plot should be made to check the results.
While these numbers add no noise to the total result they do mislead the user into incorrectly
concluding that some tone noise was generated by this mode when in fact there was none.
18
n,---------------------------------------------------,
N+-------~--------,f----1/
''/
/
(38,1)MO~:A,L
w
/
o
::J
,.. ,-----... .......
t-
~{
<:
1'-/"
----.,.,..
,,,/
\
~
./
"
'\
\
(38,0) MODE
,
\
,
\
\,
./
/
/
\
I
\"
/
I
N
I
I
I+---~----~----~--~----~--~----~----~------~
HUB
TIP
RADIUS
I
CORE
I
j"4-STATOR ~
I
I
\
\
~
(a) Mode Shapes
no
I
.
0':"
..
~
...........
. ..
,
..
.
.,
\,
COMPUTAnONAL ERROR
,
\
\
(38,1) MODE
\j
.. . .
/
',""
,
,
,
, ----
''',-- ,,'
-----.
.
.
.
.
----- .. ...----
- ......
(38,0) MODE
Lfl
o
I
o
HUB
SPLITTER
RADIUS
(b) Enlargement of Core Stator Region
Figure 11
Radial Mode Shapes - Hub/TIp Ratio = 0.38
19
7.
CONCLUDING REMARKS
Two NASA computer codes were combined and improved to form a new rotor wake/stator interaction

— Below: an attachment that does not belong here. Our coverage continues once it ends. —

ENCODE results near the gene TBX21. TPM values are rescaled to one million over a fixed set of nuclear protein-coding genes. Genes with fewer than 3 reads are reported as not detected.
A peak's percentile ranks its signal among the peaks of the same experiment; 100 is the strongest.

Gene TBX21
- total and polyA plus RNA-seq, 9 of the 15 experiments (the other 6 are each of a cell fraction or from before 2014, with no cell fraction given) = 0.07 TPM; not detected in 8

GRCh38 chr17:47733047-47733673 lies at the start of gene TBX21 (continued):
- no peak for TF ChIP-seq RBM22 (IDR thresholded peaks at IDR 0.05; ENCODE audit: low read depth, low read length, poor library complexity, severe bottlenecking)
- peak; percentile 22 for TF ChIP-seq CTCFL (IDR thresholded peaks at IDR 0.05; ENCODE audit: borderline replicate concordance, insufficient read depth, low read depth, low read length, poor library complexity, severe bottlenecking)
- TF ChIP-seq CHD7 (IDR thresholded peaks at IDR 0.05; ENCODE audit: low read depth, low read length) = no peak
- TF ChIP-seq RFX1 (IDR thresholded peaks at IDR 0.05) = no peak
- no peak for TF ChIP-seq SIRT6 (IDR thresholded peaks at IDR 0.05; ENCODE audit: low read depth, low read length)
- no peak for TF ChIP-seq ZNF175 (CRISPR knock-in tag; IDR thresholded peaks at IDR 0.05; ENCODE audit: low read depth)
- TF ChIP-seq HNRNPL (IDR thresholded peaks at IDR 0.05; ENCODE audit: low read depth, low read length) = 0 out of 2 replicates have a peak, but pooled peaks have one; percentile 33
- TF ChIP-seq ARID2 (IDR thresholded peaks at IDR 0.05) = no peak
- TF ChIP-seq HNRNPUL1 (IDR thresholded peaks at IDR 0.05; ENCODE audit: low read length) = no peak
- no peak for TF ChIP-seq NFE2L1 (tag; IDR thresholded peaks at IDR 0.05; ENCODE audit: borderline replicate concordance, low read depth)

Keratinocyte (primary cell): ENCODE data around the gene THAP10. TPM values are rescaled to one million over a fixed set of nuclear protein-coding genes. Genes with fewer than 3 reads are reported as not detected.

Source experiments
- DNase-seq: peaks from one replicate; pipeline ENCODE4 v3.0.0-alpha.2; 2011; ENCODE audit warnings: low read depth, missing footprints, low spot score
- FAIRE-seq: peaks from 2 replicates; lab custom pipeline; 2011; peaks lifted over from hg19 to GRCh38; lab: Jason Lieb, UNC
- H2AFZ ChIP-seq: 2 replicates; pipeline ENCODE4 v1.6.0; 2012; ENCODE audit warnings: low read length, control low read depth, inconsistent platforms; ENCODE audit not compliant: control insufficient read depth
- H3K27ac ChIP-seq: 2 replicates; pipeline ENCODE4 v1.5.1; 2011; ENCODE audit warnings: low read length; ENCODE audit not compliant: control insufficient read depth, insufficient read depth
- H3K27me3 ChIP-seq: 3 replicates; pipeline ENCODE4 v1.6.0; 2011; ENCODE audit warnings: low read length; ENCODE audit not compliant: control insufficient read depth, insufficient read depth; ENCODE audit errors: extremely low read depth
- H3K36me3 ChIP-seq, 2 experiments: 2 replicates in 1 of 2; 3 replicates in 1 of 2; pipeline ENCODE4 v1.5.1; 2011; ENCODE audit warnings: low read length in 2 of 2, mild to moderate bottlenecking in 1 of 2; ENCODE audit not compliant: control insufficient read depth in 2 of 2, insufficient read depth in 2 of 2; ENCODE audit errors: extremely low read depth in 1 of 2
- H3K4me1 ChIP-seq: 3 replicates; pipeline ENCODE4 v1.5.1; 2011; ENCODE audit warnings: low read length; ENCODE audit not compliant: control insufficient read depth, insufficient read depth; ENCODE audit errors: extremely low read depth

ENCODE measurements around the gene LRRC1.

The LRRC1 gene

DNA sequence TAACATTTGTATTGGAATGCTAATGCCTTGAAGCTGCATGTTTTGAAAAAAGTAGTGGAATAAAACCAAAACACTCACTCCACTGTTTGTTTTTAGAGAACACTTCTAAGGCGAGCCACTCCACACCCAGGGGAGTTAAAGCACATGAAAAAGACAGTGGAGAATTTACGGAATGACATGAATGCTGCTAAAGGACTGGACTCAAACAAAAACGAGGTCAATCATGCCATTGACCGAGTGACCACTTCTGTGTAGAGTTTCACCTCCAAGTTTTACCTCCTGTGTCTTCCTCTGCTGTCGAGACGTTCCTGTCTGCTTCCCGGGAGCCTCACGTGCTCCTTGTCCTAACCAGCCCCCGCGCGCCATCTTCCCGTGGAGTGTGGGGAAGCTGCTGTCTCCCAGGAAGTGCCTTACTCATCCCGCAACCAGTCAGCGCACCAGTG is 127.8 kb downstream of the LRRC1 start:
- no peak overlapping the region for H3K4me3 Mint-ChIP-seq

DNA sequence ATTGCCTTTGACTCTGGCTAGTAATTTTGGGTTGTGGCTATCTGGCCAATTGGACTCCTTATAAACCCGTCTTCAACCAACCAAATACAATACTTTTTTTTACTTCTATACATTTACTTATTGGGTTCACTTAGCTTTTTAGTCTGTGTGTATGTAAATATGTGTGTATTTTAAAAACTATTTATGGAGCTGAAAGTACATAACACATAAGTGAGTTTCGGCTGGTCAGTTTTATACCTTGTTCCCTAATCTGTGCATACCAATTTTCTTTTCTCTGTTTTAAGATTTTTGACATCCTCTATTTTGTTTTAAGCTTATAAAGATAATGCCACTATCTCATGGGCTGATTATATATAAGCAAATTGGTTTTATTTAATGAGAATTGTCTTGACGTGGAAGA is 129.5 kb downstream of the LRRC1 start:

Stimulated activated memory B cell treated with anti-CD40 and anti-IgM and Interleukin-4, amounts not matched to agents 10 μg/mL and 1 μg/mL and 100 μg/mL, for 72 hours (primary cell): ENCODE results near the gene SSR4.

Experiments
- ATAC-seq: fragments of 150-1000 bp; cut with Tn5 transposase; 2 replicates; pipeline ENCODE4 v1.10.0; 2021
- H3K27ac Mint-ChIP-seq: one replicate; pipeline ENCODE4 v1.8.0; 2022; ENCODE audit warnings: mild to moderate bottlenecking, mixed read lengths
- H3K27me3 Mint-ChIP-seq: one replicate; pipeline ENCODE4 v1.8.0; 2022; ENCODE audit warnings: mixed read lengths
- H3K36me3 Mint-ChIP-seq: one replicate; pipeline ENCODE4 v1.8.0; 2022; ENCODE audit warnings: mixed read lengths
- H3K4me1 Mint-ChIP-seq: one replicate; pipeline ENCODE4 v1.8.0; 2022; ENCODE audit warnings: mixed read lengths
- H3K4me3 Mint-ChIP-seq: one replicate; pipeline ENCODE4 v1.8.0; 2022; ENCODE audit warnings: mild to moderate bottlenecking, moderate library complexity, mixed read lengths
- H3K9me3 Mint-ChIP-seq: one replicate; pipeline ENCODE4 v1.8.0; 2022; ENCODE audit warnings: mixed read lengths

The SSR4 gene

code. Program capabilities include the ability to run noise predictions from the following noise
sources:
Rotor wake/stator interaction (in a low pressure compressor stage),
•
Fan wake/core stator interaction,
•
Fan wakelFEGV interaction (in a fan stage).
A semi - empirical tip vortex calculation and a partial hub vortex calculation are also available.
Finally, under certain circumstances the program will insert computational errors of its own giving rise
to computational noise. Thus when running rotor wake/core stator interaction noise predictions, care
should be taken to check mode power levels for this effect.
20
!Q
PART 2: USER'S MANUAL
1.
INTRODUCTION
The BBN/PW code has been designed to calculate noise from the following sources:
•
Compressor rotor wake/stator interaction.
•
Fan wakelFEGV interaction.
•
Fan wake/core stator interaction.
If desired, the program will also run the wake/vortex flow calculation. A tip vortex or preliminary hub